Medications used to prevent seizures (Anticonvulsants)
Interaction Rating: Moderate Be cautious with this combination.
Talk with your health provider.

Melatonin might increase the frequency of seizures in some people, particularly children with multiple neurological disorders. In theory, taking melatonin might decrease the effectiveness of medications used to prevent seizures.

Some medications used to prevent seizures include phenobarbital, primidone (Mysoline), valproic acid (Depakene), gabapentin (Neurontin), carbamazepine (Tegretol), phenytoin (Dilantin), and others.



Methamphetamine
Interaction Rating: Moderate Be cautious with this combination.
Talk with your health provider.

Taking melatonin with methamphetamine might increase the effects and side effects of methamphetamine.



Nifedipine GITS (Procardia XL)
Interaction Rating: Moderate Be cautious with this combination.
Talk with your health provider.

Nifedipine GITS (Procardia XL) is used to lower blood pressure. Taking melatonin might decrease the effectiveness of nifedipine GITS for lowering blood pressure.



Sedative medications (Benzodiazepines)
Interaction Rating: Moderate Be cautious with this combination.
Talk with your health provider.

Melatonin might cause sleepiness and drowsiness. Drugs that cause sleepiness and drowsiness are called sedatives. Taking melatonin along with sedative medications might cause too much sleepiness.

Some of these sedative medications include clonazepam (Klonopin), diazepam (Valium), lorazepam (Ativan), and others.



Sedative medications (CNS depressants)
Interaction Rating: Moderate Be cautious with this combination.
Talk with your health provider.

Melatonin might cause sleepiness and drowsiness. Medications that cause sleepiness are called sedatives. Taking melatonin along with sedative medications might cause too much sleepiness.

Some sedative medications include clonazepam (Klonopin), lorazepam (Ativan), phenobarbital (Donnatal), zolpidem (Ambien), and others.



Verapamil (Calan, Covera, Isoptin, Verelan)
Interaction Rating: Moderate Be cautious with this combination.
Talk with your health provider.

The body breaks down melatonin to get rid of it. Verapamil (Calan, Covera, Isoptin, Verelan) can increase how quickly the body gets rid of melatonin. Taking melatonin along with verapamil (Calan, Covera, Isoptin, Verelan) might decrease the effectiveness of melatonin.



Warfarin (Coumadin)
Interaction Rating: Moderate Be cautious with this combination.
Talk with your health provider.

Warfarin (Coumadin) is used to slow blood clotting. Melatonin might increase the effectiveness of warfarin (Coumadin). Taking melatonin along with warfarin (Coumadin) might increase the chances of bruising and bleeding. Be sure to have your blood checked regularly. The dose of your warfarin (Coumadin) might need to be changed.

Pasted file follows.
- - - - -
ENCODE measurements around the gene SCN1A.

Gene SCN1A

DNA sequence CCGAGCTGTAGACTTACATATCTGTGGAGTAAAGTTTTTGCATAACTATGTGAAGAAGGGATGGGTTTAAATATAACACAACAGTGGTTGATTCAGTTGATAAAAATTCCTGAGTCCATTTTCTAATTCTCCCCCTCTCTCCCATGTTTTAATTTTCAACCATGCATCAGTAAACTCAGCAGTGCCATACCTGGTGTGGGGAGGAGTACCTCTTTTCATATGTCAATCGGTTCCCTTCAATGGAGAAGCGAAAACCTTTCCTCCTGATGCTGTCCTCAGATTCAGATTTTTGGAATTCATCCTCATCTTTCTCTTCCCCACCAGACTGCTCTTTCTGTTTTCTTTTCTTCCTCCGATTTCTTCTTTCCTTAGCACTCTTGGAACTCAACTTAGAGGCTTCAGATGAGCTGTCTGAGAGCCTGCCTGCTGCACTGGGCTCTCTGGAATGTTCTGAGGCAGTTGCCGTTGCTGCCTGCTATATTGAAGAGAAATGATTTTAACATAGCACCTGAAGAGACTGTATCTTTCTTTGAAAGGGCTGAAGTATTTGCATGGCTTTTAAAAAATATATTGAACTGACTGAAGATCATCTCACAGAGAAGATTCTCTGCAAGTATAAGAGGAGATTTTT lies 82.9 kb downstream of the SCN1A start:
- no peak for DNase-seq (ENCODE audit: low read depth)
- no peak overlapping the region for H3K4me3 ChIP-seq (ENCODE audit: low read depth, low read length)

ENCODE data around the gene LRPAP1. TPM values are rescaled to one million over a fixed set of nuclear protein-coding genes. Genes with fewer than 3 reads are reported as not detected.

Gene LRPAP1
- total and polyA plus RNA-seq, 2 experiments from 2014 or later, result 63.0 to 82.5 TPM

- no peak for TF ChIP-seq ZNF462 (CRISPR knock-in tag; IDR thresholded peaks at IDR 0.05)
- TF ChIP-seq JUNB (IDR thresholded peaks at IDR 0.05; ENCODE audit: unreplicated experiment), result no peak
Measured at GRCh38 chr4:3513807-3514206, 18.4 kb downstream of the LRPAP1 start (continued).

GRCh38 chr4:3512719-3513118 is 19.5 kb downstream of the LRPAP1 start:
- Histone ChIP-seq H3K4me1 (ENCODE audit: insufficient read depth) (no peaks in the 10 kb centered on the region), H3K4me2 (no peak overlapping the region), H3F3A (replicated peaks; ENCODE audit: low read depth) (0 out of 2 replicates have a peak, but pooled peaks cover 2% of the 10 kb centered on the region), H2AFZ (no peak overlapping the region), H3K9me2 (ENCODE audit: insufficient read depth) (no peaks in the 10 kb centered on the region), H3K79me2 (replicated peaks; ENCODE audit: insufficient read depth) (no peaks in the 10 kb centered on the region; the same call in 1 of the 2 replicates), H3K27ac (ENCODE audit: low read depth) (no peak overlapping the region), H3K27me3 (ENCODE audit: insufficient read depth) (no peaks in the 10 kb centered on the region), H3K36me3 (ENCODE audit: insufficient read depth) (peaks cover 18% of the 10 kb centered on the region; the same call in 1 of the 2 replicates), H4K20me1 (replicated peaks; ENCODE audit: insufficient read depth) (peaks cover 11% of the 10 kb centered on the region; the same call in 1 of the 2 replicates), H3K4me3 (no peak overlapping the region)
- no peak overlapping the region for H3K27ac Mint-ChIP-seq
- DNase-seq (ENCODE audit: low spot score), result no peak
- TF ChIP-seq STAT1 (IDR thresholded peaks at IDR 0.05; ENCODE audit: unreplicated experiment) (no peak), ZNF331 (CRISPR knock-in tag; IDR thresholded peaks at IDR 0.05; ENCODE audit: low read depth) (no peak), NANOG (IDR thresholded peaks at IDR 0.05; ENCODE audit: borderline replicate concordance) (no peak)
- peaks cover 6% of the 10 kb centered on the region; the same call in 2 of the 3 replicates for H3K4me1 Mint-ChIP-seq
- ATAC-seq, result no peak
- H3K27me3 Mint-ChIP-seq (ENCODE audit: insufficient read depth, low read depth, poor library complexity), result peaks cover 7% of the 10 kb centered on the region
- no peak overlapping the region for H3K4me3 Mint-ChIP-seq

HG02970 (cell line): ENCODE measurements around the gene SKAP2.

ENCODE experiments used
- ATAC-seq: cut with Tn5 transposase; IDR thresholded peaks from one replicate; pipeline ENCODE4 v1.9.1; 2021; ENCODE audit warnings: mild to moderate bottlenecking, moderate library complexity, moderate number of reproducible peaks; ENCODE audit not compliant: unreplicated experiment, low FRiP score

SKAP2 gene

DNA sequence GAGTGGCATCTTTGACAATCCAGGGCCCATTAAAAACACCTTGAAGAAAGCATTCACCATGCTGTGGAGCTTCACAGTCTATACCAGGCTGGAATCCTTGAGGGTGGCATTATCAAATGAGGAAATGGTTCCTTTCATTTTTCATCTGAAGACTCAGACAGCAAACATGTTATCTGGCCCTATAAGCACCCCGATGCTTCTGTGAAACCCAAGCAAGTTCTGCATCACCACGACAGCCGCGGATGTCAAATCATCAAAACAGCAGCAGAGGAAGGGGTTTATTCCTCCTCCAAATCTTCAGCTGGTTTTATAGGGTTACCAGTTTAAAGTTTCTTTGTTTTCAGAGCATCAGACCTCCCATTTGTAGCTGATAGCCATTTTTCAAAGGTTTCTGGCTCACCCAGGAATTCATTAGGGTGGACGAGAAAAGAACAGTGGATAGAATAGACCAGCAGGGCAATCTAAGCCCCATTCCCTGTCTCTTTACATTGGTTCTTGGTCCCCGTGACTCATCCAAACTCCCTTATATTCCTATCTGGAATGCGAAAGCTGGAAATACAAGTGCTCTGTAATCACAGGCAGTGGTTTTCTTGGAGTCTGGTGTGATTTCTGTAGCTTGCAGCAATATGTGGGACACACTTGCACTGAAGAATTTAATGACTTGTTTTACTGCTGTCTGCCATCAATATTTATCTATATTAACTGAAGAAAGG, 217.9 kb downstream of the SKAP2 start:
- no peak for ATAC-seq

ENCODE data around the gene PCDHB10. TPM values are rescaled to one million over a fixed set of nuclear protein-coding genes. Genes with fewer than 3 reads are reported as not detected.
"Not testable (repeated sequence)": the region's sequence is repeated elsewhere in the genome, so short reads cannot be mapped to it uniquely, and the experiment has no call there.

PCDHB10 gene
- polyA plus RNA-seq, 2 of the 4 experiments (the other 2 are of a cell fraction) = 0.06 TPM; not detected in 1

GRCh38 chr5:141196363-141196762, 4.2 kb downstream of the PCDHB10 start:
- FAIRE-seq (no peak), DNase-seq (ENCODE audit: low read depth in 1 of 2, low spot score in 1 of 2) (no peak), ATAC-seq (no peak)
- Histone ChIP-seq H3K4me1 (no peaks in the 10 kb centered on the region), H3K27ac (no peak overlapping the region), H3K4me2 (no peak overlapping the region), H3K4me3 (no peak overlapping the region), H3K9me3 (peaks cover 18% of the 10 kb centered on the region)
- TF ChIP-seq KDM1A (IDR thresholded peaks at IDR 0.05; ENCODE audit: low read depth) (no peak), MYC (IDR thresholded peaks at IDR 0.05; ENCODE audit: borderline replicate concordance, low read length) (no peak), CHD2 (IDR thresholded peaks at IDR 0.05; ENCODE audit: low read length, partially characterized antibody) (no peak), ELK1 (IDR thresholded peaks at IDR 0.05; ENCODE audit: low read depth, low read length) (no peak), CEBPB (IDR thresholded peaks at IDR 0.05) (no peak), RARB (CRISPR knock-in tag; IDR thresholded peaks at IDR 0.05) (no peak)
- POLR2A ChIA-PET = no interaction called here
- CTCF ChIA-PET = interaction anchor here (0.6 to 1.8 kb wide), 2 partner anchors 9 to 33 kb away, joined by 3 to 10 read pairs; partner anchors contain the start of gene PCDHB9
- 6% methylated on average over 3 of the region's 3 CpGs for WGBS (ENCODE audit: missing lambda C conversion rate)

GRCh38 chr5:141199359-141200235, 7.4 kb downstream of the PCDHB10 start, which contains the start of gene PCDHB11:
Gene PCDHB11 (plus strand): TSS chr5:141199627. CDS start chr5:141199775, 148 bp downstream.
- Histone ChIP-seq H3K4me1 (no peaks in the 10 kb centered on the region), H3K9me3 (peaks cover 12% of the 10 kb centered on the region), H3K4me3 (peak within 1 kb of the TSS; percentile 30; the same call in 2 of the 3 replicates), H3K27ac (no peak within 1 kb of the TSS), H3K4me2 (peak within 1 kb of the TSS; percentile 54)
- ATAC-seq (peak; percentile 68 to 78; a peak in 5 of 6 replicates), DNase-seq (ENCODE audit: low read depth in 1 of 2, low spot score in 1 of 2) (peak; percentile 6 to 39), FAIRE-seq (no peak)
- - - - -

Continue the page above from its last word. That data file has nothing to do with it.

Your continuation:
Flumazenil (Romazicon)
Interaction Rating: Minor Be cautious with this combination.
Talk with your health provider.

Flumazenil (Romazicon) might decrease the effects of melatonin. It is not yet clear why this interaction occurs. Taking flumazenil (Romazicon) along with melatonin might decrease the effectiveness of melatonin supplements.

Dosing considerations for Melatonin.

The following doses have been studied in scientific research:

Adults
BY MOUTH:
  • For sleep disorders in blind people: 0.5 mg to 5 mg of melatonin taken daily before bedtime for up to 6 years has been used. A high dose of 10 mg taken an hour before bedtime for up to 9 weeks has also been used. 3 mg of a specific product (Pharma Nord, Vejle, Denmark) has also been taken daily for 12 months.
  • For trouble falling asleep: 0.3 to 5 mg of melatonin daily for up to 9 months has been used.
  • For sleeping problems in people with sleep-wake cycle disturbances: 2 mg to 12 mg taken at bedtime for up to 4 weeks has been used.
  • For insomnia: 2 mg to 3 mg of melatonin before bedtime for up to 29 weeks has been used in most research. Higher doses of up to 12 mg daily have also been used for shorter durations (up to 4 weeks).
  • For endometriosis: 10 mg daily for 8 weeks has been used.
  • For high blood pressure: 2 mg to 3 mg of a controlled-release melatonin has been use for 4 weeks.
  • For jet lag: 0.5 mg to 8 mg at bedtime is commonly taken on the arrival day at the destination, continuing for 2 to 5 days. Low doses of 0.5 mg to 3 mg are often used to avoid the hypnotic properties of the higher 4 to 5 mg doses.
  • For reducing anxiety before surgery in adults: 3 mg to 10 mg of melatonin has been taken 60 to 90 minutes before surgery.
  • As treatment for solid tumors in combination with conventional therapy: 10 mg to 40 mg along with radiotherapy, chemotherapy, or interleukin 2 (IL-2). Melatonin is typically started 7 days before the start of chemotherapy and continued throughout full treatment course.
  • For jaw pain: 5 mg of melatonin at bedtime for 4 weeks has been used.
  • For prevention and treatment of lowered clot-forming cells (thrombocytopenia) associated with cancer chemotherapy: 20 mg to 40 mg of melatonin daily beginning up to 7 days before chemotherapy and continuing throughout chemotherapy cycles has been used.
APPLIED TO THE SKIN:
  • For sunburn: A gel containing 0.05% to 2.5% melatonin, applied either 15 minutes before or up to 4 hours after sun exposure, has been used.
Children
BY MOUTH:
  • For sleep disorders in blind people: 0.5 mg to 4 mg of melatonin daily for up to 6 years has been used.
  • For trouble falling asleep: 1 mg to 6 mg of melatonin before bedtime for up to one month has been used.
  • Sleeping problems in people with sleep-wake cycle disturbances: 0.5 mg to 12 mg of melatonin daily for up to 12 weeks has been used in children and adolescents 3 months to 17 years-old.
  • For insomnia: 5 mg or 0.05 mg/kg to 0.15 mg/kg of body weight taken at bedtime for 4 weeks has been used in children 6 to 12 years-old with primary insomnia. For secondary insomnia, 6 mg to 9 mg, taken before bedtime for 4 weeks, has been used in children 3 to 12 years-old.
  • For reducing anxiety before surgery: 0.05 mg/kg to 0.5 mg/kg of body weight has been taken before anesthesia in children 1 to 8 years-old.

Therapeutic Research Faculty copyright